CITY HALL City officials on Tuesday settled on a five-year plan for spending a projected $30.2 million in federal funding for local social service programs, homeless services and affordable housing offerings.
The plan outlines allocations of the funds, the majority of which are aimed at helping the city's most vulnerable residents, including low-income families, youth, seniors and the homeless.
The funds would support employment services at the city's Verdugo Jobs Center, case management and housing through the city's main homeless service provider, PATH Achieve Glendale, and more affordable housing for low-income residents, according to the plan.
With projections for other funding sources taken into account — including $110 million in federal money for Section 8 rental assistance — the plan's five-year budget reaches $215 million.
Moises Carrillo, senior community development supervisor, said despite the high figure, it "still doesn't meet all of our needs for the city."
Half of the $2.7 million in Community Development Block Grant funding for nonprofit and city social service offerings will be allocated for youth programs, including tutoring and after-school programs and the Glendale Police Department's programs for at-risk youth, under the plan.
Meanwhile, the capital improvement funds, which at $10.8 million represents the majority of the city's block grant funding in the next five years, will be focused on upgrades at parks, libraries and recreational facilities.
Officials are moving forward with an environmental study on the potential expansion of the Scholl Canyon Landfill after putting the research on hold to evaluate other options.
The City Council last week allocated an additional $300,000 for the environmental impact report, bringing the city's tab in the joint venture with Los Angeles County to $1 million.
With the landfill projected to reach capacity in 2022, city officials say the study is essential in helping the city to extend the landfill's life and save Glendale from paying market rates for disposing municipal waste.
If the landfill is not expanded, the city could be forced to ship its trash by rail to facilities hundreds of miles away, which would nearly quadruple the cost of trash disposal and likely result in a dramatic spike in trash fees, according to a city report.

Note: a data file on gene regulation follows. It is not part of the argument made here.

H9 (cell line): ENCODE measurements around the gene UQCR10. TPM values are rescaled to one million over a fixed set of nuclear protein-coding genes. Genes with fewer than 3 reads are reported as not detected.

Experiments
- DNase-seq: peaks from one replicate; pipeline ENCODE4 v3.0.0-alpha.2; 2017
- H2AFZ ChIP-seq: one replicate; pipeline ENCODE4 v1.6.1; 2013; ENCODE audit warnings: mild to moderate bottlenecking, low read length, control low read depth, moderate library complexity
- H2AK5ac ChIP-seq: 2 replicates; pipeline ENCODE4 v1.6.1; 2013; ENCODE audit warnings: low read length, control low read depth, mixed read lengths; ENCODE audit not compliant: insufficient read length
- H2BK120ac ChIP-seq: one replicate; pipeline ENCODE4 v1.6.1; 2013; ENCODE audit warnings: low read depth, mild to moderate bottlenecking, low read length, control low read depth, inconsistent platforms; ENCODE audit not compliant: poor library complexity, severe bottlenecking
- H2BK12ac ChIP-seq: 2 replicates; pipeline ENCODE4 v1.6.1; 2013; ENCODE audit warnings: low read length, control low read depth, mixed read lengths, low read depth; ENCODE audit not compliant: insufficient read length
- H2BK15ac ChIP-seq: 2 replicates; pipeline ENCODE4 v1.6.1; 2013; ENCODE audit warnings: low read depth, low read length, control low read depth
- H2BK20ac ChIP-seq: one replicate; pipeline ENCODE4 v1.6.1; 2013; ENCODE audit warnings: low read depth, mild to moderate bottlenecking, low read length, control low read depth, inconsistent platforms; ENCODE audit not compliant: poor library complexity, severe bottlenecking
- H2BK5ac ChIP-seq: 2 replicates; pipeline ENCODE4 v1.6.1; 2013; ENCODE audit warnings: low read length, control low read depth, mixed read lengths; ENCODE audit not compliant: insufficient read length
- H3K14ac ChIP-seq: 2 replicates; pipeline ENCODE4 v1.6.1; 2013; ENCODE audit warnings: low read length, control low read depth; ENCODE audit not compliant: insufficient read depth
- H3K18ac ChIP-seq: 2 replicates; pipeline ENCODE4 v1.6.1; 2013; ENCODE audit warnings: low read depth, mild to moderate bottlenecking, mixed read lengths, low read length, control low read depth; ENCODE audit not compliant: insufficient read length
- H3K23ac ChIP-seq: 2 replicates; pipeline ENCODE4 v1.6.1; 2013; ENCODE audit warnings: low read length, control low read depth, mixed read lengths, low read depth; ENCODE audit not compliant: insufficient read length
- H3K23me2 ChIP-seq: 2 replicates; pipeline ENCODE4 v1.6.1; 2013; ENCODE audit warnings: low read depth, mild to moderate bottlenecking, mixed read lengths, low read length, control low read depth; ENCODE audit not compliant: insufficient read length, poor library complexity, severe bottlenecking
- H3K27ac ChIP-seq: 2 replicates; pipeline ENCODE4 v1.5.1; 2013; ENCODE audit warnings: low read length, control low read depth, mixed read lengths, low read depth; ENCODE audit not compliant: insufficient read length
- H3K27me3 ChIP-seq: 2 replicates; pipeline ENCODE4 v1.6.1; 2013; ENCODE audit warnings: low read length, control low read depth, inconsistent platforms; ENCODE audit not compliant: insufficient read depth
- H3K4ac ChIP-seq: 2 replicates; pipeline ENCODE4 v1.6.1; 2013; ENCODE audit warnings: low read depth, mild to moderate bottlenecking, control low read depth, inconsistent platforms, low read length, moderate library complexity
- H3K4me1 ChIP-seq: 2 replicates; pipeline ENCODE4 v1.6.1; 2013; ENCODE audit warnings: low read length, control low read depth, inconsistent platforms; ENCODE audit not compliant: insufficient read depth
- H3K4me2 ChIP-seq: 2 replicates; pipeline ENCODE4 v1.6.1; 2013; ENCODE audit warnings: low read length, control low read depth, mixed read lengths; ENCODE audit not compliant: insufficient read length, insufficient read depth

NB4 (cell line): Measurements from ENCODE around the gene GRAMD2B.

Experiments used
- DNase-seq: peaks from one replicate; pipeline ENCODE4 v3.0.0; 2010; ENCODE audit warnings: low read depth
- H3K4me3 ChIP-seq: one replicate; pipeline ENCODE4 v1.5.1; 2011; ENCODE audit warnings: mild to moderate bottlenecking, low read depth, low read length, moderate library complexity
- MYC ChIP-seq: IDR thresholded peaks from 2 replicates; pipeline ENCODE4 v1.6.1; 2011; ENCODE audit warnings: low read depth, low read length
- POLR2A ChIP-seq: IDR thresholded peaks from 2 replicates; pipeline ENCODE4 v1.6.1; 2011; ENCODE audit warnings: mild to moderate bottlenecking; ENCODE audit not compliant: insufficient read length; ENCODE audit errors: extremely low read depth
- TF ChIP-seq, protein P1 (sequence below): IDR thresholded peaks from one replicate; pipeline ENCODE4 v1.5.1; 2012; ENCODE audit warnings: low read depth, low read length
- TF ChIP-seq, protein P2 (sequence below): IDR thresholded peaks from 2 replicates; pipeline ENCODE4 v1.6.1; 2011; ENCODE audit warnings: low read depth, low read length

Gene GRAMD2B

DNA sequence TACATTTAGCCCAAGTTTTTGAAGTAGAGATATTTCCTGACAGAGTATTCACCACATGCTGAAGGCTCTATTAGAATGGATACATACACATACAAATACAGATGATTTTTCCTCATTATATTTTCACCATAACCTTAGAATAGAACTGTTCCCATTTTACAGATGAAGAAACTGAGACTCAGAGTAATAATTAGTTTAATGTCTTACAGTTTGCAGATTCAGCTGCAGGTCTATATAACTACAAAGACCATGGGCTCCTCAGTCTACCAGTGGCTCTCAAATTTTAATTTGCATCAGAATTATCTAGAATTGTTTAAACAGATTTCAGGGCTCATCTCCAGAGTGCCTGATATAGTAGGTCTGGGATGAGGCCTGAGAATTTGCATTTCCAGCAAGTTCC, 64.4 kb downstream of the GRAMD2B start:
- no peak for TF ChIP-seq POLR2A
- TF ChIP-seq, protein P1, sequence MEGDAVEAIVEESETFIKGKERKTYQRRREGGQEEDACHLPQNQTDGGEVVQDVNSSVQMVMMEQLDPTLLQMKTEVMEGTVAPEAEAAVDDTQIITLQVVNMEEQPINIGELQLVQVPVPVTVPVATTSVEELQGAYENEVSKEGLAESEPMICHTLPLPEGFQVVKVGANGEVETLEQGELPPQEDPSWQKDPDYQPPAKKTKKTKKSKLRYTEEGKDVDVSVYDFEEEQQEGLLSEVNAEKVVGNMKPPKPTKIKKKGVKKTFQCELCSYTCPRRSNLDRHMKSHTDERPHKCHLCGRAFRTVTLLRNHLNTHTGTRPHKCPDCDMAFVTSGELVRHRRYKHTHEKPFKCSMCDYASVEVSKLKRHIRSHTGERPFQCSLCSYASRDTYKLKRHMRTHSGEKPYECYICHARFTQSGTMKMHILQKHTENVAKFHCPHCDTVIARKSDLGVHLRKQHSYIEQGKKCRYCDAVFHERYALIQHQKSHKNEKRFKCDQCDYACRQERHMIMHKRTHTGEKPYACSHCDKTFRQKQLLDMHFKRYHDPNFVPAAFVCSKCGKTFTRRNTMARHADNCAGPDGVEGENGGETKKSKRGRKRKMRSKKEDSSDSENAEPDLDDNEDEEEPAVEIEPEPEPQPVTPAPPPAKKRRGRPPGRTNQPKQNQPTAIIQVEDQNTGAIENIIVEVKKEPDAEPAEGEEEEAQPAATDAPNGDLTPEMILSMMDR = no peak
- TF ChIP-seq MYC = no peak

The landfill — located off the Ventura (134) Freeway — also serves as a valuable source of city revenue, bringing in millions in tipping and host fees each year.
The environmental studies will focus on two expansion options for the landfill that could extend its life by up to 15 years. City officials say an expansion would keep the landfill viable as they move forward with efforts to convert waste into energy at the landfill.
The City Council last month allocated $200,000 to fund research on emerging technologies that city officials say could help meet long-term waste-reduction goals while doubling as an energy source.
PUBLIC SAFETY San Luis Obispo County prosecutors may file charges against four men, including three Glendale residents, arrested last week on suspicion of using fraudulent credit cards to buy goods from several stores, officials said.
Glendale residents Hamlet Ramazyan, 23, Hakob Ghazarya, 26, and Hakob Vardanyan, 29, and Khachik Mkrtchyan, 26, of North Hollywood were arrested on suspicion of commercial burglary, possessing stolen property, theft of an access card or its data and use of fraudulent access information, according to the San Luis Obispo Police Department.